The east coast, from Cape Shiriya (Shiriyazaki) in the north, to Cape Inuboye (Inuboes4ki) near Tokyo Bay, though abounding in small indentations, has only two large bays, those of Sendai and Matsushima; but southward from Tokyo Bay to Cape Satta (Satanomisaki) in KiOshi there are many capacious inlets which offer excellent anchorage, as the Gulf of Sagami (Sagaminada), the Bays of Suruga (Surugawan), lie (Isenumi) and Osaka, the Ku Channel, the Gulf of Tosa (Tosonada), &c., Opening into both the Pacific and the Sea of Japan and separating Shikoku and KiQshi from the main island as well as from each other, is the celebrated Inland Sea, one of the most picturesque sheets of water in the world.
From this harbour to Osaka Japans waist measures onl 77 m., and as the great lake of Biwa and some minor sheets of wate break the interval, a canal may be dug to join the Pacific and th Sea of Japan.
Osaka,Kioto and Kobe, and 23/4 million people.
In the province of Settsu granite everywhere predominates, which may be observed also in the railway cuttings between Hiogo and Osaka, as well as in the temples and walls of these towns.
Osaka (Main Island) 59
Osaka 821,235 988,200
Its basic principle wa liberty of the individual, liberty of the family and liberty of th nation; it was always found on the side of broad-minded justice, an it derived its materials from economic, social and scientific sources Other newspapers of greatly improved character followed the Jij i Shim p0, especially notable among them being the Kokumin Shimbui In the meanwhile Osaka, always pioneer in matters of commercif i enterprise, had set the example of applying the force of capital t journalistic development.
Tokyo journals were all - on a literary or political basis, but the Osaka Asahi Commerch, Shimbun (Osaka Rising Sun News) was purely a Journailsa business undertaking.
Very soon the Asahi had a keen competitor in the Osaka Mainichi Shimbun (Osaka Daily News) and these papers ultimately crushed all rivals in Osaka.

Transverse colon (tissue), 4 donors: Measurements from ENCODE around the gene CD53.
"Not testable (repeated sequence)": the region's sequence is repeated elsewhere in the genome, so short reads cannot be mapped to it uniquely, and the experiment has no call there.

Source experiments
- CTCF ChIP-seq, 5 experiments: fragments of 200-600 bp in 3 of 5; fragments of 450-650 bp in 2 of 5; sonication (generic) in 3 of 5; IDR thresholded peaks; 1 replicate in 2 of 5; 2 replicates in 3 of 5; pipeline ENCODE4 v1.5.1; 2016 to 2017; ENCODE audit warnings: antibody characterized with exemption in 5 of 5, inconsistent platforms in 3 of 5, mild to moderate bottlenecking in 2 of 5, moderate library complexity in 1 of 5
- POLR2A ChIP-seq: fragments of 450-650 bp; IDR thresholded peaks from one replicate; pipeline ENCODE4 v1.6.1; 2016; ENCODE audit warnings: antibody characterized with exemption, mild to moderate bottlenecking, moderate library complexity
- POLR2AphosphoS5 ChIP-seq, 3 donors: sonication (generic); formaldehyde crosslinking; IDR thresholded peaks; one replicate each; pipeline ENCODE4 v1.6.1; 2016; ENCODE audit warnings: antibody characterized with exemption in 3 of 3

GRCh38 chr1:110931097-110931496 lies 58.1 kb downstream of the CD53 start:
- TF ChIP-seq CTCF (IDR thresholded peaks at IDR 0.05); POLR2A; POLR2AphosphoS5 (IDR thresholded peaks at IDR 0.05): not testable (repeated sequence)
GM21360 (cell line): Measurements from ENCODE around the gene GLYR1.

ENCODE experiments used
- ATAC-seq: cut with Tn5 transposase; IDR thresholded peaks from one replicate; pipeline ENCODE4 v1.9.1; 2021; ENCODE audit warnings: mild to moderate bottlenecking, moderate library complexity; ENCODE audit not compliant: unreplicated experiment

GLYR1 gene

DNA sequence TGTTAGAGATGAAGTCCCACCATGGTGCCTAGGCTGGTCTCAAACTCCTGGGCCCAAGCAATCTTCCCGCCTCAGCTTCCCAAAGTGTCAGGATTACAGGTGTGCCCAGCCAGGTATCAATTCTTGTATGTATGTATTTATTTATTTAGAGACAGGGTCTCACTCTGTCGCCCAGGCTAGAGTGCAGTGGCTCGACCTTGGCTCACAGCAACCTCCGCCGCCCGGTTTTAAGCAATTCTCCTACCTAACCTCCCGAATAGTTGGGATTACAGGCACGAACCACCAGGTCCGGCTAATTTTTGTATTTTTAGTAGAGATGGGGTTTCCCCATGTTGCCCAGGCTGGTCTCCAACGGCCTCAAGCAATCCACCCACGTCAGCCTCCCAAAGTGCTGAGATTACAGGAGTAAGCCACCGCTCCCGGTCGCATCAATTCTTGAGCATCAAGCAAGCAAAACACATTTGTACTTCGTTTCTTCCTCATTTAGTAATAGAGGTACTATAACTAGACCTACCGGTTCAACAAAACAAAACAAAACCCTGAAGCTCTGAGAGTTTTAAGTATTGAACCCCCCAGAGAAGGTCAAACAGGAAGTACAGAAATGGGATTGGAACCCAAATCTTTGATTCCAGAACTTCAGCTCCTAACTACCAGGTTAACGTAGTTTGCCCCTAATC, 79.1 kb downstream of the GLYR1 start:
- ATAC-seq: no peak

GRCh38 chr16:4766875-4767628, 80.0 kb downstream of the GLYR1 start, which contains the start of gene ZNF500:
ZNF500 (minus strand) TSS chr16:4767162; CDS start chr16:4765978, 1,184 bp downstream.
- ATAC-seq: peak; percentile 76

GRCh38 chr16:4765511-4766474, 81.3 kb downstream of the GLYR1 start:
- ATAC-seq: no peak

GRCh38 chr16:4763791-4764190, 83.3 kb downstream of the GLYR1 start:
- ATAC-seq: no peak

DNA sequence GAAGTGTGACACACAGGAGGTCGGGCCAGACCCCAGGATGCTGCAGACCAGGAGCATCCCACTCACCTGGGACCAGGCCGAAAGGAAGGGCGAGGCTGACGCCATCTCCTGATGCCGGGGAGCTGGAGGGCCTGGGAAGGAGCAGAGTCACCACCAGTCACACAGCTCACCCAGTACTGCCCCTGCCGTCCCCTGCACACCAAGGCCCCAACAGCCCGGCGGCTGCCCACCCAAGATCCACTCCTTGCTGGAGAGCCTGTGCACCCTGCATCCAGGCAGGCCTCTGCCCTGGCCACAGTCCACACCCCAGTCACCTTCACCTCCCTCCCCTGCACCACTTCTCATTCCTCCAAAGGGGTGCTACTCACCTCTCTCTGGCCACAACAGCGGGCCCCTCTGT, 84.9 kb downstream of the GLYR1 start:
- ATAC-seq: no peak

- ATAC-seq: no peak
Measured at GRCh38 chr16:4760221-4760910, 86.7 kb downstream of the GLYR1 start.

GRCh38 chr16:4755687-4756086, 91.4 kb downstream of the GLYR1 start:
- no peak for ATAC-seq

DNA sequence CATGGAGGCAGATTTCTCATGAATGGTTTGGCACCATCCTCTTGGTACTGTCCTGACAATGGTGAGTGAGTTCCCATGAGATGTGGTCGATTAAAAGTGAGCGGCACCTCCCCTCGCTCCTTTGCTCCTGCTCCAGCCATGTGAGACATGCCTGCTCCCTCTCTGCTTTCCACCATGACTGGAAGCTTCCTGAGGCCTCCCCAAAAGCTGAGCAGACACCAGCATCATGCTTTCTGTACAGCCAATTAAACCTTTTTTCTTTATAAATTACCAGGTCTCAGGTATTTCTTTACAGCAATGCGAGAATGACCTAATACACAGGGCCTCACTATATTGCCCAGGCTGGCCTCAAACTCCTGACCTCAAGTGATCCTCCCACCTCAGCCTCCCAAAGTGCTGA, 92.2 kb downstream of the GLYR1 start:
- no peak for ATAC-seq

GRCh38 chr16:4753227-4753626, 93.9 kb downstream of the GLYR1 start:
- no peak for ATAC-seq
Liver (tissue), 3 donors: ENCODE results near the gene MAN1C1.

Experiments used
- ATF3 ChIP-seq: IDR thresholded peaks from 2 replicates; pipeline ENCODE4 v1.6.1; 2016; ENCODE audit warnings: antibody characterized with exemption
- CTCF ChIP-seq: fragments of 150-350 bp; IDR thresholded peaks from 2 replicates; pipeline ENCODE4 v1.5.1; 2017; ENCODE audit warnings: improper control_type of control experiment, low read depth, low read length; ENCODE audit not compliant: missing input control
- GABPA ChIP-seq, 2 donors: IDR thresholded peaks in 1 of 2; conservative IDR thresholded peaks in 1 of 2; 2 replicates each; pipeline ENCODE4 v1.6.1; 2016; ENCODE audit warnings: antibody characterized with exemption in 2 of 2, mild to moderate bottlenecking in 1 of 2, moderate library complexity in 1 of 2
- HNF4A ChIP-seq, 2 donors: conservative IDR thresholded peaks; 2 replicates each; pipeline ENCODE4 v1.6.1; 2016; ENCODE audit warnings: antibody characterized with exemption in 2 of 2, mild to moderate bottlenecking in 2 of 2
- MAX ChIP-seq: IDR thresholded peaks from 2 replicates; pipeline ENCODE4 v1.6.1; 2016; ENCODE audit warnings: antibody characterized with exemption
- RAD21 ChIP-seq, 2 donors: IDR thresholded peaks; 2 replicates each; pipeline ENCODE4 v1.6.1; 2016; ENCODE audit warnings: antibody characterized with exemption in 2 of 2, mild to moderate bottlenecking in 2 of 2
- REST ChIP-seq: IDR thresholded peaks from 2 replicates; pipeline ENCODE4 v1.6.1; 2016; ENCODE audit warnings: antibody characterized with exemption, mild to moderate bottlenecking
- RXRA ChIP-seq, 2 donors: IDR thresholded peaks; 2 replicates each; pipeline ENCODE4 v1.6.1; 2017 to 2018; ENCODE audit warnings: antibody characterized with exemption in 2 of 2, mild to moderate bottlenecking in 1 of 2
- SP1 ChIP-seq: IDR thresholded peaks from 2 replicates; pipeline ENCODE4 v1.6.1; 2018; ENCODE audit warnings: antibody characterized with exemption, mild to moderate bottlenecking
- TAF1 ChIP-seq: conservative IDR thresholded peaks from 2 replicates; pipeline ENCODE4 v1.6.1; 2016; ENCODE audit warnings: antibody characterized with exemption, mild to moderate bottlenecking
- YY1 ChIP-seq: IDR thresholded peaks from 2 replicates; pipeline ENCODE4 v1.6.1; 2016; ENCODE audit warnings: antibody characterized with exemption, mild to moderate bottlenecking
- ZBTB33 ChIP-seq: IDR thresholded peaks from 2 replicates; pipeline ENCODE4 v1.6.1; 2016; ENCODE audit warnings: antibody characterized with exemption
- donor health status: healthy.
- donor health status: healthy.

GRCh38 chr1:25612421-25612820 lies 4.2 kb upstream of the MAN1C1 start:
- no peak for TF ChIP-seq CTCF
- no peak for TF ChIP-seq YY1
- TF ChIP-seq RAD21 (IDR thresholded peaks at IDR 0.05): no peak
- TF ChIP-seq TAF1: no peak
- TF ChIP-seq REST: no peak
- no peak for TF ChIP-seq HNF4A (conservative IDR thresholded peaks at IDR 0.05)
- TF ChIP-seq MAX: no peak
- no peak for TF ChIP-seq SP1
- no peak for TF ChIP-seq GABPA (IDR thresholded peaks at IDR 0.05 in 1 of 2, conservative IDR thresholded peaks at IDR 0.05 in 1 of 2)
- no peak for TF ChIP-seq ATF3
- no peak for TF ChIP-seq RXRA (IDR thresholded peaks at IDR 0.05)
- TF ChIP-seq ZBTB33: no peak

In 1888 Maruyama established, another Asahi in Tokyo, and thither he was quickly followed by his Osaka rival, which in TOkyO took the name of Mainichi Dempo (Daily Telegraph).
The largest circulation recorded in 1908 was about 150,000 copies daily, and the honor of attaining that exceptional figure belonged to the Osaka Asahi Shimbun.
All these processes, as well as that of repouss, in which the Japanese have excelled from a remote period, are now practised with the greatest skill in Tokyo, KiOto, Osaka and Kanazawa.
But in fact the glyptic artists of Tokyo, Osaka and KiOto, though they now devote their chisels chiefly to works of more importance than the netsuke, are in no sense inferior to their predecessors of feudal days, and many beautiful netsuke bearing their signatures are in existence.
The third class were maintained by a syndicate of 13 merchants as a private enterprise for transmitting letters between the three great cities of KiOto, Osaka and Yedo and intervening places.
Long, connected Osaka and KiOto with Yedo.
The latter published, in 1870, the first Japanese work on railways, advocating the building of lines from Tokyo to KiOto and Osaka; the former, appointed superintendent of the lines, held that post for 30 years, and is justly spoken of as the father of Japanese railways.
The telephone system is extensive, including long-distance wires to Yokohama, Osaka and other large towns.
OSAKA, or Ozaka, a city of Japan in the province of Settsu.
It lies in a plain bounded, except westward, where it opens on Osaka Bay, by hills of considerable height, on both sides of the Yodogawa, or rather its headwater the Aji (the outlet of Lake Biwa), and is so intersected by riverbranches and canals as to suggest a comparison with a Dutch town.
Steamers ply between Osaka and Kobe-Hiogo or Kobe, and Osaka is an important railway centre.
Osaka possesses iron-works, sugar refineries, cotton spinning mills, ship-yards and a great variety of other manufactures.
Osaka owes its origin to Rennio Shonin, the eighth head of the Shin-Shu sect, who in1495-1496built, on the site now occupied by the castle, a temple which afterwards became the principal residence of his successors.
In 1580, after ten years' successful defence of his position, Kenryo, the eleventh "abbot," was obliged to surrender; and in 1583 the victorious Hideyoshi made Osaka his capital.
There are also mints at Osaka, Bangkok and Teheran, and the Seoul mint was at work in 1904.
In 1875 no less than seven of these schools sent deputies to hold a convention in Osaka, and for a moment an appeal to force seemed possible.